Technology 9.2.7, Terrain-Relative Sensing and Characterization, is the most promising of the new level 3 technologies. This technology would produce “high-rate, high-accuracy measurements for algorithms that enable safe precision landing near areas of high scientific interest or predeployed assets.”6 It is a game-changing technology that could enable important new missions not currently feasible in the next 20 years. It impacts multiple missions in multiple mission areas, both human and robotic. With the flyby of Pluto completing an initial remote-sensing survey of the major objects in our solar system, NASA is continuing planetary exploration with a new era of increased surface exploration. This technology will help enable many such missions in this new era, such as human and robotic Mars missions, sample return missions, and a Europa lander.

This technology also has a broad impact across the aerospace community, already influencing commercial and military autonomous vehicles, such as the rapid advancement of unmanned air vehicles. For example, this technology is helping to develop systems that allow a single operator simultaneously to oversee the operation of a distributed set of vehicles. Both this technology and 9.2.8, Autonomous Targeting, which are highly coupled, enhance autonomous capabilities by reducing the dependence of onboard systems on human operators.

The technology risk, which is moderate to high, is a good fit for a NASA technology project in terms of both time frame and feasibility, and there are well-developed plans for its execution.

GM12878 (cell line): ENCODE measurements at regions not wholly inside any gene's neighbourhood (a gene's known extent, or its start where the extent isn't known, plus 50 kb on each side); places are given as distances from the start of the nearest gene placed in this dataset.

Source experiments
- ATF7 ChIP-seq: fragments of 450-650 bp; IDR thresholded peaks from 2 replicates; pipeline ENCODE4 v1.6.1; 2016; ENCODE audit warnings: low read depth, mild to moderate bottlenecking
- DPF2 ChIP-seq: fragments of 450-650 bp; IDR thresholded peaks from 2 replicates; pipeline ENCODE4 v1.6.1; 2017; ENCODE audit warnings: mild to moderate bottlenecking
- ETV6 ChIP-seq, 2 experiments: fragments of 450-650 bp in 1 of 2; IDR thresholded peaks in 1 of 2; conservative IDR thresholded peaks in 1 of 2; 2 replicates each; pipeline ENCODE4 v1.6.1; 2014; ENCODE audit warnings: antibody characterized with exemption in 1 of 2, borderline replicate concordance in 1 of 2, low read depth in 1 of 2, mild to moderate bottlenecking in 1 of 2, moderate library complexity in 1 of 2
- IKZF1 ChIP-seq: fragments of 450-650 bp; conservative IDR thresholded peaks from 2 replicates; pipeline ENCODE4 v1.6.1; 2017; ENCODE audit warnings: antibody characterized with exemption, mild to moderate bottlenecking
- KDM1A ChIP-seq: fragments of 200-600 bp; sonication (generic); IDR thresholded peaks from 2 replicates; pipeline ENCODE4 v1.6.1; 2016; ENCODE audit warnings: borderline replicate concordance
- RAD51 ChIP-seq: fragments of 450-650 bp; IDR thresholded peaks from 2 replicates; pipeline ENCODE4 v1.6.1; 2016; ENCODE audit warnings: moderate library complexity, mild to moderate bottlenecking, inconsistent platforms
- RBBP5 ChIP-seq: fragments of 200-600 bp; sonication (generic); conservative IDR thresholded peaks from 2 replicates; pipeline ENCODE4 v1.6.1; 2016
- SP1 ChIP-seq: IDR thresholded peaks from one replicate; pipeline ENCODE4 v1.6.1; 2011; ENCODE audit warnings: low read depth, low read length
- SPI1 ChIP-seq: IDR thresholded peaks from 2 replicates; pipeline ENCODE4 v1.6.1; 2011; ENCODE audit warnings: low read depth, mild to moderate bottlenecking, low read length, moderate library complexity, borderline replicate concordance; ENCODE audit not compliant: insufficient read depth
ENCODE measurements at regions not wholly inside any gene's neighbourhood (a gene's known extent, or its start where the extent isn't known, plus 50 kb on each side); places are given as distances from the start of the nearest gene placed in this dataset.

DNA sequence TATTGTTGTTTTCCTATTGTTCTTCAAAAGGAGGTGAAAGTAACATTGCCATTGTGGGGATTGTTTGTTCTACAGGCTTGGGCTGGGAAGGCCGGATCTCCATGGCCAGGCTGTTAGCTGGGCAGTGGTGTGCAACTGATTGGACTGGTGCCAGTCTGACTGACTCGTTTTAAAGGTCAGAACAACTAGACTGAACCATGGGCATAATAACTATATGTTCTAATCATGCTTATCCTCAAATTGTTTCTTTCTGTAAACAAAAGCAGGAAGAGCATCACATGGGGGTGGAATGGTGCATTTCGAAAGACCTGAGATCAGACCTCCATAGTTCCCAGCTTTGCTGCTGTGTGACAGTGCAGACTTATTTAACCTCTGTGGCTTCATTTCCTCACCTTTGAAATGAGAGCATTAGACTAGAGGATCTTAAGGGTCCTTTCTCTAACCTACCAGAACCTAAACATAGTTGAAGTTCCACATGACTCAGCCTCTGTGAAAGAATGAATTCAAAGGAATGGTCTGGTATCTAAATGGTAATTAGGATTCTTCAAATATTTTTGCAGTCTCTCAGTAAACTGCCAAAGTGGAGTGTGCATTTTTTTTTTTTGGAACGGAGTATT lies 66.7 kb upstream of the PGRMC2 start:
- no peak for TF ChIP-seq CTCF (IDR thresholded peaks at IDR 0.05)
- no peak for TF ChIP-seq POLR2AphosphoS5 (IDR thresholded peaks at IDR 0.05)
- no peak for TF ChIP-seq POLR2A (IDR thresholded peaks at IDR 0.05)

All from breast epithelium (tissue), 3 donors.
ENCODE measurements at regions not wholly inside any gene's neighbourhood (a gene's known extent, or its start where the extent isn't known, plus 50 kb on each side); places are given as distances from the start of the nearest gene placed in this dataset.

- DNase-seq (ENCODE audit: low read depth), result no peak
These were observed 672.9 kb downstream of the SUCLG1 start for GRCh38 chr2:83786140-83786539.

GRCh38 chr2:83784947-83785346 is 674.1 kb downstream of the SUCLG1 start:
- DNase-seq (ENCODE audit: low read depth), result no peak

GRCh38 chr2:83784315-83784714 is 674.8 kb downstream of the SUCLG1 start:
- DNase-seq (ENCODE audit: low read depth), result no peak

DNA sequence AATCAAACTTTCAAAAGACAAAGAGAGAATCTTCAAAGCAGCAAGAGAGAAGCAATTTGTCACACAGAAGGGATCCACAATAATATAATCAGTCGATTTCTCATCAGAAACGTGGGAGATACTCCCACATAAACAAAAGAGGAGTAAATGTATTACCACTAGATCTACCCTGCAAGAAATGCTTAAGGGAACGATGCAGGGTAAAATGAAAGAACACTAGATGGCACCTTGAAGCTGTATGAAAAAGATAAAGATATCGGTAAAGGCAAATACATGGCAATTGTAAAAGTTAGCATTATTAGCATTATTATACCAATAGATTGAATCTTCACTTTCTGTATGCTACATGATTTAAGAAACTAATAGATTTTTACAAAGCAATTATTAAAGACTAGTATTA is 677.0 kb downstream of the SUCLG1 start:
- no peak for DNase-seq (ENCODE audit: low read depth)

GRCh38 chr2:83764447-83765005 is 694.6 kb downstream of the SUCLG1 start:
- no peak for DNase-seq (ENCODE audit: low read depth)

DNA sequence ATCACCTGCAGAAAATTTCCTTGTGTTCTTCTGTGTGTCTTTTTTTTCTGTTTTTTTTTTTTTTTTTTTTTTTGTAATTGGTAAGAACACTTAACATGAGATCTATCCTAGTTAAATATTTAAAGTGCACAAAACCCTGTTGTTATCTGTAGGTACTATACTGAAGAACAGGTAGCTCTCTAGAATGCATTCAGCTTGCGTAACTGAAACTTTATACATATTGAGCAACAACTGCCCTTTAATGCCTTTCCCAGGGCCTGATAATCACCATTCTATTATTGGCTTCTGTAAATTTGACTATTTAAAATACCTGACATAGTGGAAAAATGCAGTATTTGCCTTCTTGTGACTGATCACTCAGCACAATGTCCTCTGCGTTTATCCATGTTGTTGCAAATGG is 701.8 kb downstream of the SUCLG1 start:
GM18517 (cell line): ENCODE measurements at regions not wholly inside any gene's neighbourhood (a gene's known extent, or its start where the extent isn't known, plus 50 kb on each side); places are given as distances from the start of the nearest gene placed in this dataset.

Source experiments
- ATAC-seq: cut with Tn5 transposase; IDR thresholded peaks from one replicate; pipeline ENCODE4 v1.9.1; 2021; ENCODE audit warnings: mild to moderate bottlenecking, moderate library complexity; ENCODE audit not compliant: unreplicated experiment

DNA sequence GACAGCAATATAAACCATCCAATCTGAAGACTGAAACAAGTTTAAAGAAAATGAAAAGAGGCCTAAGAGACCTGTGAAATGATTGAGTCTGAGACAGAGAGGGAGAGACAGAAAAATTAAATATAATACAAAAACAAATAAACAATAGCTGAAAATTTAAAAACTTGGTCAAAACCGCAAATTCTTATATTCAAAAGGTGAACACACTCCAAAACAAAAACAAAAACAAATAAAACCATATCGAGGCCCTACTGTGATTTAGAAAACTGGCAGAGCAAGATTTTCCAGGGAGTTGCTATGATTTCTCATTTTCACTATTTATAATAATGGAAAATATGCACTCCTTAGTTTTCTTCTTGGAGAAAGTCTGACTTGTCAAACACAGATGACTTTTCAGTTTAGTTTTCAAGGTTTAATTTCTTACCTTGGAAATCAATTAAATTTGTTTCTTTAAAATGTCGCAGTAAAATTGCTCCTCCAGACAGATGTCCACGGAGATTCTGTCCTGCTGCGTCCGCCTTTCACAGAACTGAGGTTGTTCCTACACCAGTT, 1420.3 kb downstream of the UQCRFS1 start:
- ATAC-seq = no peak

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6 NASA, 2015, NASA Technology Roadmaps: TA 9 Entry, Descent, and Landing Systems, Washington, D.C., p. TA 9-25.

Suggested Citation:"2 High-Priority Technologies." National Academies of Sciences, Engineering, and Medicine. 2016. NASA Space Technology Roadmaps and Priorities Revisited. Washington, DC: The National Academies Press. doi: 10.17226/23582.
×

Technology 9.2.8, Autonomous Targeting

The algorithms associated with technology 9.2.8, Autonomous Targeting, are tightly coupled to the sensors of technology 9.2.7, above. Technology 9.2.8 is likewise a game-changing technology that would enable important new missions not currently feasible in the next 20 years, such as several of the New Frontier missions. It would also enhance multiple missions in multiple mission areas, both human and robotic. By improving the ability of vehicles to assess and characterize the terrain they are facing for landing and exploration, this technology would enable the next step of autonomous targeting, which could be critical when interplanetary distances make remote guidance difficult or impossible. Even if a vehicle is piloted for a human mission, this technology could be critical for a safe landing.